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The Outsider Hostess


We moved recently. And I did all the right things to get myself ‘into the zone’ as far as what my new life would look like. I planned out my daily schedule, my workouts and a list of have-to-visit restaurants and shops that I thought I’d love. I did a lot of encouraging self-talk about how I’d build my new community and how awesome my life would be at our new location. But I’m too much of a seasoned military spouse to expect things to go as planned.

Turns out, it is a lot different than I expected. I don’t have a community. For some people it’s so easy to make new friends and you’ve got all your local emergency contact phone numbers after the first week. I’ve never been that spouse. I usually find really good friendships after I’ve been stationed somewhere for a couple years. My new life is really lonely. As a military spouse, I’ve found that sometimes you’re at the mercy of your spouse when it comes to finding friends — particularly at the beginning at a new location. And sometimes it’s just really discouraging. More times than not, I find myself hosting a group of people I don’t know who are only connected to my spouse through work. When you’re an introvert playing an extrovert like myself, it can be difficult after an effort like hosting to new people in hopes of making some connections when in the end, they only connect with your spouse. It can be really defeating, and as I’m still struggling through it, here are some thoughts that encourage me to keep trying:

  1. The deeper relationships that I’ve made have been worth the struggle to make friends. I have found myself in some ridiculous situations, wondering how I got myself into them, but the answer is always that I’m trying to put myself out there to meet some friends. And I know as a fellow military spouse you will relate to that. Sometimes you have to go through several really awkward conversations, dinners or lunches before you find the person you click with!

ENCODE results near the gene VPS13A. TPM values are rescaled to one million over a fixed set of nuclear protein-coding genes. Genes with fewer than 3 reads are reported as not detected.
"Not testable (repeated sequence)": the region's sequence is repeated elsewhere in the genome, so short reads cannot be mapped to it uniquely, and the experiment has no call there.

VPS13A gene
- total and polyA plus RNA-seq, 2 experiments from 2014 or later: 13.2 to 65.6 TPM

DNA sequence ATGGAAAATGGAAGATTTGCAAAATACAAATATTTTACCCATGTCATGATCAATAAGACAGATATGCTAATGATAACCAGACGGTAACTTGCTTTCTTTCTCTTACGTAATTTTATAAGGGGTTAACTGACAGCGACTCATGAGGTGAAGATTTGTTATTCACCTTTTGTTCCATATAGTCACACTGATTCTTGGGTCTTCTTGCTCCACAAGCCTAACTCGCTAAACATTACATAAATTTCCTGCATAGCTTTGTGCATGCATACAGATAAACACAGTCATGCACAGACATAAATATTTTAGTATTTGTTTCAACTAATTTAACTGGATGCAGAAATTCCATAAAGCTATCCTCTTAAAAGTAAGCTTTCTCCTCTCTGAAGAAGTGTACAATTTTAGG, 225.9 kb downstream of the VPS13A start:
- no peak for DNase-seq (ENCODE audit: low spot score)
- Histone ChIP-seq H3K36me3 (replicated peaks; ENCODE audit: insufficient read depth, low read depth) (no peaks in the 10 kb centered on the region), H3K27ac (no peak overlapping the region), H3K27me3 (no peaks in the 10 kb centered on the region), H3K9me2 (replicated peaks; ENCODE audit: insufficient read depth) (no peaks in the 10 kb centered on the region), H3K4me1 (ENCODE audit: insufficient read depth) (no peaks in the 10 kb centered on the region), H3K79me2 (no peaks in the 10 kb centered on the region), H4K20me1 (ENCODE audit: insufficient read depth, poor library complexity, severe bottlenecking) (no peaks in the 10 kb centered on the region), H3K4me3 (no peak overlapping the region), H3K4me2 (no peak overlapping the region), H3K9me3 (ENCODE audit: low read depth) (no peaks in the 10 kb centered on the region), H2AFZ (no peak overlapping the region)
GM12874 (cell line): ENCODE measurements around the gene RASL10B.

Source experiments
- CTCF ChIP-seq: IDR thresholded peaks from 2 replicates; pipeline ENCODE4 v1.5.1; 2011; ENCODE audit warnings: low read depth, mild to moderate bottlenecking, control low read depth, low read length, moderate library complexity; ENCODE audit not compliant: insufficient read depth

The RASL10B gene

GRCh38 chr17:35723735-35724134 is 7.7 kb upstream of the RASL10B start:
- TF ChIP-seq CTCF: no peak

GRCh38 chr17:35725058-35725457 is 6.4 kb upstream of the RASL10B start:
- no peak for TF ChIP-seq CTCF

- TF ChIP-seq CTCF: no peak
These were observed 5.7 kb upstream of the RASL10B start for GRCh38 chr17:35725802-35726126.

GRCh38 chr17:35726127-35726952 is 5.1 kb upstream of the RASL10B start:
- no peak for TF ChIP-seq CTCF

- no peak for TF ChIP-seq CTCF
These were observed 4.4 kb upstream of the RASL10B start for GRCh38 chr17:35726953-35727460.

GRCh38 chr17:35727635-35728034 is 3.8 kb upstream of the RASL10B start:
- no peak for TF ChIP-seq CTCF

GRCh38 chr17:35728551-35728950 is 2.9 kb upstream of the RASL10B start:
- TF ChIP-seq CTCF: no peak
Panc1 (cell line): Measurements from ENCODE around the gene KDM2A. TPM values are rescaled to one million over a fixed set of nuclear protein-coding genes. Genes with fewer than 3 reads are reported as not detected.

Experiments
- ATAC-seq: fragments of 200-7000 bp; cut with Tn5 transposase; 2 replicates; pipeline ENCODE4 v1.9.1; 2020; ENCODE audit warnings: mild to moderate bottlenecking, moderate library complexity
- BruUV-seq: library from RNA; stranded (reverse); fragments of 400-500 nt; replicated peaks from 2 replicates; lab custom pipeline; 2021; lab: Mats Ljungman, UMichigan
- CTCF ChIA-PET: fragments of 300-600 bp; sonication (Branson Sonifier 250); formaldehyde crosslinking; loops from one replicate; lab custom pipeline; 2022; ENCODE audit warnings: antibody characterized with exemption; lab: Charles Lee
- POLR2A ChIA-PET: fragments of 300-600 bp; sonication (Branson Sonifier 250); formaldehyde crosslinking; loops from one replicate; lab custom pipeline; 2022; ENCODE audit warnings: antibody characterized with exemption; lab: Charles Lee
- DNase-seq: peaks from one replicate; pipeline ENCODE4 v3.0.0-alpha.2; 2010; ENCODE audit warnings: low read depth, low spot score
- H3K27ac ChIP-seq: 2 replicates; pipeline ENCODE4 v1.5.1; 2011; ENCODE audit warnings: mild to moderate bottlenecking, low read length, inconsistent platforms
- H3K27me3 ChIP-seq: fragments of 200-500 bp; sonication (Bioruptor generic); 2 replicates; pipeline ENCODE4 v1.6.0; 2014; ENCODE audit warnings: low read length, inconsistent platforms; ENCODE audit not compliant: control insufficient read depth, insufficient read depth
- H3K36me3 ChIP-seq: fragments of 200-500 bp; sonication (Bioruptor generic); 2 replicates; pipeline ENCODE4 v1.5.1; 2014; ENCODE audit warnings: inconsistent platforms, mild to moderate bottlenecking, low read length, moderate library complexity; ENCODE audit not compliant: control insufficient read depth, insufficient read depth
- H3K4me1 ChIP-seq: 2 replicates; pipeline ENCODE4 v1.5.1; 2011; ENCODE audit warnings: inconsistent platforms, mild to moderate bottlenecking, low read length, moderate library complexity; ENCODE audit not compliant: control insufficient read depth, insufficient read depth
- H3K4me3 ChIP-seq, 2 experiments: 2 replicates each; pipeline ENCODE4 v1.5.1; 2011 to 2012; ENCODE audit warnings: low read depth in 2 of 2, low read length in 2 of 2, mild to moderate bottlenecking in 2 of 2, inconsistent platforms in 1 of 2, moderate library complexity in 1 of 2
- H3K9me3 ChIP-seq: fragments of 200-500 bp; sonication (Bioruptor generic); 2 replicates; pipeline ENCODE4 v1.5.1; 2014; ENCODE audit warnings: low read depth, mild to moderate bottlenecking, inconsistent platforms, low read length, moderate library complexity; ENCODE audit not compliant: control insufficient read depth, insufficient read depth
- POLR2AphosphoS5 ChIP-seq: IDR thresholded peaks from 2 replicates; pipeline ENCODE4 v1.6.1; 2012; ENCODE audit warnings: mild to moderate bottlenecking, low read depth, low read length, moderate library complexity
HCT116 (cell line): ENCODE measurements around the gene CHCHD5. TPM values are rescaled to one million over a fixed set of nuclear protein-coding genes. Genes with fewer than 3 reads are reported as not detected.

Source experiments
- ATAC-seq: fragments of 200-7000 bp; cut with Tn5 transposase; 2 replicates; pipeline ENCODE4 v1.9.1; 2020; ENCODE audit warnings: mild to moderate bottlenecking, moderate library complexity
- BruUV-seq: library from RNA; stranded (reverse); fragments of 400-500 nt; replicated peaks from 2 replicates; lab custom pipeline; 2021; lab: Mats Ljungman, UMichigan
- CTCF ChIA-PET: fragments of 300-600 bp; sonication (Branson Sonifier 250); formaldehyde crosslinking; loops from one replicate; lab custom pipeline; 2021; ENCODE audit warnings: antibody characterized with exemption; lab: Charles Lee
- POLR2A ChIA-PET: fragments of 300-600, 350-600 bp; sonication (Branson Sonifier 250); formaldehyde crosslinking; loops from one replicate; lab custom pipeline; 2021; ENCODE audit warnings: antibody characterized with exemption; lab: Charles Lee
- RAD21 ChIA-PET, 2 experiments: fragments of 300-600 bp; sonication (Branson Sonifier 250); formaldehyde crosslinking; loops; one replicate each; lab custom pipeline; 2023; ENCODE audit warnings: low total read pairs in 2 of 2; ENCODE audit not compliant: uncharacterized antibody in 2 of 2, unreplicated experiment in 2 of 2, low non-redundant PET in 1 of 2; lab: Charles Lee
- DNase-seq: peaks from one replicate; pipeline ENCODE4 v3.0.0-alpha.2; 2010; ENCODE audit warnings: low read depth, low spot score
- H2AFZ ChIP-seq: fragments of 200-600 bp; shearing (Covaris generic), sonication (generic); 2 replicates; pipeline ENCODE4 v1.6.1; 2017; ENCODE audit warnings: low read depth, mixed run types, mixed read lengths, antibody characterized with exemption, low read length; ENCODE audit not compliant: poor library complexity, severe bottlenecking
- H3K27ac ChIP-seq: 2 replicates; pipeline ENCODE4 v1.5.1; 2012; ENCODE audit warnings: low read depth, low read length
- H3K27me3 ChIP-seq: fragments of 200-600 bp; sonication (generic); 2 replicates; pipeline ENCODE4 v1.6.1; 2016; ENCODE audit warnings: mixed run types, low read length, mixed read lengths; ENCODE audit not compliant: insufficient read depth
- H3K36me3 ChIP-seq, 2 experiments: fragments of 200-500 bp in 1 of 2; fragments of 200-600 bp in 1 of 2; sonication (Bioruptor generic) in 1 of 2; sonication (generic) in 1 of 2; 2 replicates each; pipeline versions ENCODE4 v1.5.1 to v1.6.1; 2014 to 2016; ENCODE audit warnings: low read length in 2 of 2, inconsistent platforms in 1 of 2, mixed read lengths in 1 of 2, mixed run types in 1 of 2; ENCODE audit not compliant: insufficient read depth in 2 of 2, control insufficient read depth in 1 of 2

2. Don’t set your expectations too high. This one is a real struggle for me. The lonelier I get, the more expectations I have when there is actually a chance to make a friend. This doesn’t mean I’m going to the length of vacuuming my curtains for guests coming over, but it’s close. I mentioned I like hosting and that’s usually how I meet new people at the very beginning. But in my head, we are all going to have wonderful deep conversations and have a lot of laughs and it will be a night to remember. But honestly nights like that don’t really come along very often, and they hardly ever do with a house full of new people. And that’s okay. It’s never a night wasted when you meet new people, even if you don’t click. It’s one more person you know in the area, and that is worth something.
  3. You aren’t alone. One of the beauties of military life and being a military spouse is that we all can connect on several basic levels. Every single spouse on your street (if you’re on post) has been the new spouse before. We’ve all been through a myriad of similar experiences. And we’ve all moved to a new place without any friends starting out. So, no matter how alone you feel, we are always surrounded by people who can understand how hard the military lifestyle can be.

You have to work at finding a community in every new location, but it’s worth it. And I won’t always feel like the outsider host walking around in my own home, feeling very out of place. It’s a season, and there will be lessons learned. Even if it feels lonely, I’m not the only one. So next time you have a chance to have a new awkward conversation – have it! You never know if it will lead to your next friend.

photo of Katelyn Nixon
Written By Katelyn Nixon
Army Spouse

Katelyn has been a military spouse for six years and enjoys the adventurous lifestyle. To share her experiences with other spouses, she started a blog in 2018.

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